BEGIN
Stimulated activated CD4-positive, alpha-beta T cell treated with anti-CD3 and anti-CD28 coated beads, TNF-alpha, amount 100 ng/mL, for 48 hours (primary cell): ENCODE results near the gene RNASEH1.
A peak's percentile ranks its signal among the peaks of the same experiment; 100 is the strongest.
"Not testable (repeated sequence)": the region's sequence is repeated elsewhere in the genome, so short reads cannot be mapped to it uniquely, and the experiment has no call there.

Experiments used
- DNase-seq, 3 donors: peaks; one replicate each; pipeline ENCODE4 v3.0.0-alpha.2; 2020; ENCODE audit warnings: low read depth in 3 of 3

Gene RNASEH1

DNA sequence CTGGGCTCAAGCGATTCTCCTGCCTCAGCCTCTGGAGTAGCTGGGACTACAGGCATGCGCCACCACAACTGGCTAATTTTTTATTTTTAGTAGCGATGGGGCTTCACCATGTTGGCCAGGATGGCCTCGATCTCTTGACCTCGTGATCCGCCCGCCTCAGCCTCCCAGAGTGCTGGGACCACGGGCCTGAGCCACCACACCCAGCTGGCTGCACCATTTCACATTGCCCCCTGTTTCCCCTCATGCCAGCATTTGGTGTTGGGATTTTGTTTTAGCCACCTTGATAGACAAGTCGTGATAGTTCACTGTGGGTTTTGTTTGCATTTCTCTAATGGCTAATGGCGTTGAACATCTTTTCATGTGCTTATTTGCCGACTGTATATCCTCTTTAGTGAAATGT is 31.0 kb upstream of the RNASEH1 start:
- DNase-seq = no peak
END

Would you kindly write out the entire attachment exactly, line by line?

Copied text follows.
Stimulated activated CD4-positive, alpha-beta T cell treated with anti-CD3 and anti-CD28 coated beads, TNF-alpha, amount 100 ng/mL, for 48 hours (primary cell): ENCODE results near the gene RNASEH1.
A peak's percentile ranks its signal among the peaks of the same experiment; 100 is the strongest.
"Not testable (repeated sequence)": the region's sequence is repeated elsewhere in the genome, so short reads cannot be mapped to it uniquely, and the experiment has no call there.

Experiments used
- DNase-seq, 3 donors: peaks; one replicate each; pipeline ENCODE4 v3.0.0-alpha.2; 2020; ENCODE audit warnings: low read depth in 3 of 3

Gene RNASEH1

DNA sequence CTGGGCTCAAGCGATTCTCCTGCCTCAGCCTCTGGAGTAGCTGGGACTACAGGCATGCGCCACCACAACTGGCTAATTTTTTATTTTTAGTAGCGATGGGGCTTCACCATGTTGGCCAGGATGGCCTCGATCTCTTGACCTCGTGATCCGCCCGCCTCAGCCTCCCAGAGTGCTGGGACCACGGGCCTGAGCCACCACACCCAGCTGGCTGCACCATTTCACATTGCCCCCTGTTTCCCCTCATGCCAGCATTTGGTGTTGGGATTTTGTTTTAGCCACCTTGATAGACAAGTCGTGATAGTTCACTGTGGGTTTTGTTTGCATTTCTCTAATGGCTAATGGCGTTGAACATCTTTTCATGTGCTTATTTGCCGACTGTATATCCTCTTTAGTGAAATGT is 31.0 kb upstream of the RNASEH1 start:
- DNase-seq = no peak